These are two IQueryable<T> implementations in the .NET framework :



Create Table Customer


ID int not null primarykey,

Name varchar(30)


Insert customer values (1,”Tom”)

Insert customer values (2,”Dick”)

Insert customer values (3,”Harry”)

Insert customer values (4,”Mary”)

Insert customer values (5,”Jay”)

We can write Interpreted Query to retrieve customers whose name contains the letter “a” as follows

Using System;

Using System.Ling;

Using System.Data.Linq;

Using System.Data.Linq.Mapping;

[Table] public class Customer


[column(Isprimarykey=true)] public int ID;

[column]public string Name;


Class Test


Static void main()


Datacontext datacontext = new DataContext(“connection String”);

Table<customer>customers = dataContext.GetTable<Customer>();

IQueryable<string>query = from c in customers where c.Name.contains(“a”).orderby(c.Name.Length).select c.Name.ToUpper();

Foreach(string name in query)Console.WriteLine(name);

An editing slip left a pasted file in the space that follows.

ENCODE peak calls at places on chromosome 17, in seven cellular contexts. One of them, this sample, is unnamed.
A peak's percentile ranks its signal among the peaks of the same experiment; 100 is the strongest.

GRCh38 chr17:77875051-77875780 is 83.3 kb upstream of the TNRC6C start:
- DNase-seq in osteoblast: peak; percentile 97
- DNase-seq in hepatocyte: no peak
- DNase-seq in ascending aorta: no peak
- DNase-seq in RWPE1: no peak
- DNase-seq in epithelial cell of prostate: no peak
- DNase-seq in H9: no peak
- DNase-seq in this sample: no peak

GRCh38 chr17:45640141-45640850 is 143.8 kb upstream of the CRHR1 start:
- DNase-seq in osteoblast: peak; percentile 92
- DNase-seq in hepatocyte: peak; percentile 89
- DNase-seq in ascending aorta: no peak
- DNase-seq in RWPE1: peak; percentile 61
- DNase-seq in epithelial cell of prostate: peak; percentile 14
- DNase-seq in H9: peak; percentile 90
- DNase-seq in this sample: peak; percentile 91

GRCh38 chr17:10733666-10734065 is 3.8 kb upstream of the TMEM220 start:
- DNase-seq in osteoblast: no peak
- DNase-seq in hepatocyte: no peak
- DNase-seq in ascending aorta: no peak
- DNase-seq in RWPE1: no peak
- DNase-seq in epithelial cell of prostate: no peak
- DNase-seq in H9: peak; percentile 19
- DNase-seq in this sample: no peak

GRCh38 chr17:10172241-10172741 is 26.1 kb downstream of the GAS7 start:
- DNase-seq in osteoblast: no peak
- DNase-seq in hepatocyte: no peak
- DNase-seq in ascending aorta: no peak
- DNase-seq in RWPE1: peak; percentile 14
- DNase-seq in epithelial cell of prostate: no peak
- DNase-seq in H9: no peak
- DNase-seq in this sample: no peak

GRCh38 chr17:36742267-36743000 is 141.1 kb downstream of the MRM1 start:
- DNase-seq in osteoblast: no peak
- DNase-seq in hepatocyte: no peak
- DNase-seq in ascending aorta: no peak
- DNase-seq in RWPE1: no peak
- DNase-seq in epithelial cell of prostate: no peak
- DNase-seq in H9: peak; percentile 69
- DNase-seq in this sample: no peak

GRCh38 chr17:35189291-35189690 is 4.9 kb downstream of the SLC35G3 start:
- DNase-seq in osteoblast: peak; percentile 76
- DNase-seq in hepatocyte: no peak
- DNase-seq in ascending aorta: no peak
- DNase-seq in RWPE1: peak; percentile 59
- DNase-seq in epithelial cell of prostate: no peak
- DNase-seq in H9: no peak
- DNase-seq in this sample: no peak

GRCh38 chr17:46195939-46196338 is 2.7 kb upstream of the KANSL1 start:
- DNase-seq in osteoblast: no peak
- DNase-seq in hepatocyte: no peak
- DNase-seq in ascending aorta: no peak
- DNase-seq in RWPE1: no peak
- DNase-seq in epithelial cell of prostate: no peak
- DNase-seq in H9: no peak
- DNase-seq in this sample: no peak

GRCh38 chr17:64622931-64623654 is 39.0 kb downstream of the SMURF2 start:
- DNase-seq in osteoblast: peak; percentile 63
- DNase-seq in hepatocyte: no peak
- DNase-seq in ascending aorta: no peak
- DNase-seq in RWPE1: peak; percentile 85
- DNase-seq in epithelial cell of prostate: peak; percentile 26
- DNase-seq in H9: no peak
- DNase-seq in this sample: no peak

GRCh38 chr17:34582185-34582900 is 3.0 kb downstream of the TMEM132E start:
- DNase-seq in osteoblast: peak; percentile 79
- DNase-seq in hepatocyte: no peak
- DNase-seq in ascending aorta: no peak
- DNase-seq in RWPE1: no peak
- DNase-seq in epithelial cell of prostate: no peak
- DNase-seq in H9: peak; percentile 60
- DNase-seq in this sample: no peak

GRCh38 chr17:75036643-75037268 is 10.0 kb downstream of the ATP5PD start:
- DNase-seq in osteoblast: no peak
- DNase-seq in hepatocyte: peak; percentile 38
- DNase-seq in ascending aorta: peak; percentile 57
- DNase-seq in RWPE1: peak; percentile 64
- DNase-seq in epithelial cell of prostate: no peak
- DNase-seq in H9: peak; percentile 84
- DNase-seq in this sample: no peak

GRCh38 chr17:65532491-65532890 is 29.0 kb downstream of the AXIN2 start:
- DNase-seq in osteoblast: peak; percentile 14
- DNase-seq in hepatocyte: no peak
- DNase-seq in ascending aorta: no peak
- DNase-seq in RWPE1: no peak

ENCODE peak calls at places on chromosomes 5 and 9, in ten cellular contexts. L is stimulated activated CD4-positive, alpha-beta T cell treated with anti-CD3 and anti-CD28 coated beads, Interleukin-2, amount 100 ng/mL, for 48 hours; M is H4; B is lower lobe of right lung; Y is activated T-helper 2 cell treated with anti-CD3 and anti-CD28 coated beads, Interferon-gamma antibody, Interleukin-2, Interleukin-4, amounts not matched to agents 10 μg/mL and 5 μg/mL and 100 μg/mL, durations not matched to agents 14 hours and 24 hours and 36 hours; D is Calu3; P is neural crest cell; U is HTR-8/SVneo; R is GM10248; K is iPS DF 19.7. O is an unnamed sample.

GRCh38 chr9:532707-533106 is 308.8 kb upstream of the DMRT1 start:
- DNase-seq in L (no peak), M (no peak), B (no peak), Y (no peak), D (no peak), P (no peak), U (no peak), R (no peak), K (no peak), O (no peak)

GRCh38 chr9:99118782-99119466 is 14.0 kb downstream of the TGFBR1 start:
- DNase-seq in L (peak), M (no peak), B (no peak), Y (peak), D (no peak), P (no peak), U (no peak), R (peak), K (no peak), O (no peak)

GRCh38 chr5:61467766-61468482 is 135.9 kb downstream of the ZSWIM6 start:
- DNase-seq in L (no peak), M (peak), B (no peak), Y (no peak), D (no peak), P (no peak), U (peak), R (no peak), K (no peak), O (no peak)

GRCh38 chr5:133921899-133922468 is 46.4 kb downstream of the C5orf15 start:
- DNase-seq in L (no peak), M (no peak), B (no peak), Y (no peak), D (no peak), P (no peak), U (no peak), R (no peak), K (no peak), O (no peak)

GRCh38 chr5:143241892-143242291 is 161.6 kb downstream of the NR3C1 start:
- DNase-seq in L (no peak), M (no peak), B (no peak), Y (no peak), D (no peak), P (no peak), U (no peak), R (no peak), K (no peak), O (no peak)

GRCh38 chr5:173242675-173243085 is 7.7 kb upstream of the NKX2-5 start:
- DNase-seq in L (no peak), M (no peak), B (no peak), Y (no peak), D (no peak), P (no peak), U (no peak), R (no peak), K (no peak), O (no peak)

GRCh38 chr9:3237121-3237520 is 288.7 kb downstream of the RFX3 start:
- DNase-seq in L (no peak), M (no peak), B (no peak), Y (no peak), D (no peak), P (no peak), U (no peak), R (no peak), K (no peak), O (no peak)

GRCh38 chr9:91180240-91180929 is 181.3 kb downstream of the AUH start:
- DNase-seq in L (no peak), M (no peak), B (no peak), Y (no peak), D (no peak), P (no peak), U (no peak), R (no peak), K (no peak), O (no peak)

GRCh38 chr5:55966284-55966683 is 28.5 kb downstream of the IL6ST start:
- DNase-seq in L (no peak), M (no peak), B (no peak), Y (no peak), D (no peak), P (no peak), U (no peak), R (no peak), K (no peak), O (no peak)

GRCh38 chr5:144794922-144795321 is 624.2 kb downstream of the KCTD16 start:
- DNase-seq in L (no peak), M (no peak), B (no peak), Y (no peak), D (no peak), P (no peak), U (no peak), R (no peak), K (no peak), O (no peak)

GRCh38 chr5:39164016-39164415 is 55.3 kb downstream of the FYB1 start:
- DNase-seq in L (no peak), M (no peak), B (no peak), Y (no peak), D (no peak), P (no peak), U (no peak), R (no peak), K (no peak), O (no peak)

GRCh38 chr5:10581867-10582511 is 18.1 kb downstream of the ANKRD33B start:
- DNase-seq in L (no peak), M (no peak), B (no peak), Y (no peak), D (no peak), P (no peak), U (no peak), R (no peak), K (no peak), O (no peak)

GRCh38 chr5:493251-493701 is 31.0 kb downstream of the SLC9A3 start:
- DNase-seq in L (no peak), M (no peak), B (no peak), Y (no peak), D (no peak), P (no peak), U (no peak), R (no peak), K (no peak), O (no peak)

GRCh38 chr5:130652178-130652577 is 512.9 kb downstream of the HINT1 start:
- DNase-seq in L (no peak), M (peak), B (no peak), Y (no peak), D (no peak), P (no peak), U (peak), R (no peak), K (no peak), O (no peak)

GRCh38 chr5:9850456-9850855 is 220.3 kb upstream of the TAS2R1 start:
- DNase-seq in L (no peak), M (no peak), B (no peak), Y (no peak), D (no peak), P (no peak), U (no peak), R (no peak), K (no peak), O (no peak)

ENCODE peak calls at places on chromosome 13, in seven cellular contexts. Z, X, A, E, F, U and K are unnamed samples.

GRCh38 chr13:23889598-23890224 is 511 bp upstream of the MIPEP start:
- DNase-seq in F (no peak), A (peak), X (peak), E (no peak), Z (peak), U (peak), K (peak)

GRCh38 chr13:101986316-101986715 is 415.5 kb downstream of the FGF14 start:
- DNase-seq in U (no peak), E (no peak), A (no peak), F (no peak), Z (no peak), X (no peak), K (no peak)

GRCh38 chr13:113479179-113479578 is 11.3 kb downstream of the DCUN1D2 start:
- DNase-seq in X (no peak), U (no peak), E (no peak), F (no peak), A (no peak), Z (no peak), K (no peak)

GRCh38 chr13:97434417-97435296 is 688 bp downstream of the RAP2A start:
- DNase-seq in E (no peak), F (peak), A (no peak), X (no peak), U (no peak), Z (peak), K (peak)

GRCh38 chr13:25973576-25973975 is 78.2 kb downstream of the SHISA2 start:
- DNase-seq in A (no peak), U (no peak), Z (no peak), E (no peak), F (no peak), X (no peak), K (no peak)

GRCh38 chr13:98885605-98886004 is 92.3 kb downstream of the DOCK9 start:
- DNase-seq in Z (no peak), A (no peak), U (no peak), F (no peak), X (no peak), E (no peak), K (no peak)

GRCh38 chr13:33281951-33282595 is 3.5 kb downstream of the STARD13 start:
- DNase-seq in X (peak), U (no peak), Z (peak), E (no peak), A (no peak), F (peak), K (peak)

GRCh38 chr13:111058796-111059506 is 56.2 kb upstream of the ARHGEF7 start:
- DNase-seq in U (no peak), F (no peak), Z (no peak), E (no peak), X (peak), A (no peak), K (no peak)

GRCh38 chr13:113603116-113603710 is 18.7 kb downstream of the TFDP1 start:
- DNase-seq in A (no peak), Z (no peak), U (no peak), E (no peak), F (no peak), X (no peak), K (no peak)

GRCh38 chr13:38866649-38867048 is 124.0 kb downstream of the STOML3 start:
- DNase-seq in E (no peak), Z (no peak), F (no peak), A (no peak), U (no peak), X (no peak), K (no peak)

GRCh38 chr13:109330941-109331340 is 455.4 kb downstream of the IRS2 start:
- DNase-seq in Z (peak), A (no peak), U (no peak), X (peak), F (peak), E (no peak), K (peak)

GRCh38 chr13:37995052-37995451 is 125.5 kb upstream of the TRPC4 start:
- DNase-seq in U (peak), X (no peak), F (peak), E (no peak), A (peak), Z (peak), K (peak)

LINQ to SQL would be as follows

SELECT UPPER([to][Name])as[value] FROM[Customer]AS[to]WHERE[to].[Name]LIKE@po ORDER BY LEN([to].[Name])

Here customers is of type table<>, which implements IQueryable<T>. This means the compiler has a choice in resolving where it could call the extension method in Enumerable or the following extension method in Queryable:

Public static IQueryable<TSource>Where<TSource>(this IQueryable<TSource>source, Expression<Func<TSource,bool>>predicate)

The compiler chooses “Queryable.Where” bcoz its signature is a more specific match.

“Queryable.Where” accepts a predicate wrapped in an Expression<TDelegate> type. This instructs the compiler to translate  the supplied lambda expression in otherwords, n=>n.Name.contains(“a”) to an expression tree rather than a compiled delegate. An expression tree is an object model based on the types in System.Linq expression that can be inspected at runtime.